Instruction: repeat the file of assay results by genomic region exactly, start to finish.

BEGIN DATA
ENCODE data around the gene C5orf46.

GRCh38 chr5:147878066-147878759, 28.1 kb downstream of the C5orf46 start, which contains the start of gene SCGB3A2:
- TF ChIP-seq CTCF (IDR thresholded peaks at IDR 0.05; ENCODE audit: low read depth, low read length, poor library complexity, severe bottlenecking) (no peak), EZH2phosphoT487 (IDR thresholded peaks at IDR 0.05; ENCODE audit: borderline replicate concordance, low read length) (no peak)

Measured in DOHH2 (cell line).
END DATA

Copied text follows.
ENCODE data around the gene C5orf46.

GRCh38 chr5:147878066-147878759, 28.1 kb downstream of the C5orf46 start, which contains the start of gene SCGB3A2:
- TF ChIP-seq CTCF (IDR thresholded peaks at IDR 0.05; ENCODE audit: low read depth, low read length, poor library complexity, severe bottlenecking) (no peak), EZH2phosphoT487 (IDR thresholded peaks at IDR 0.05; ENCODE audit: borderline replicate concordance, low read length) (no peak)

Measured in DOHH2 (cell line).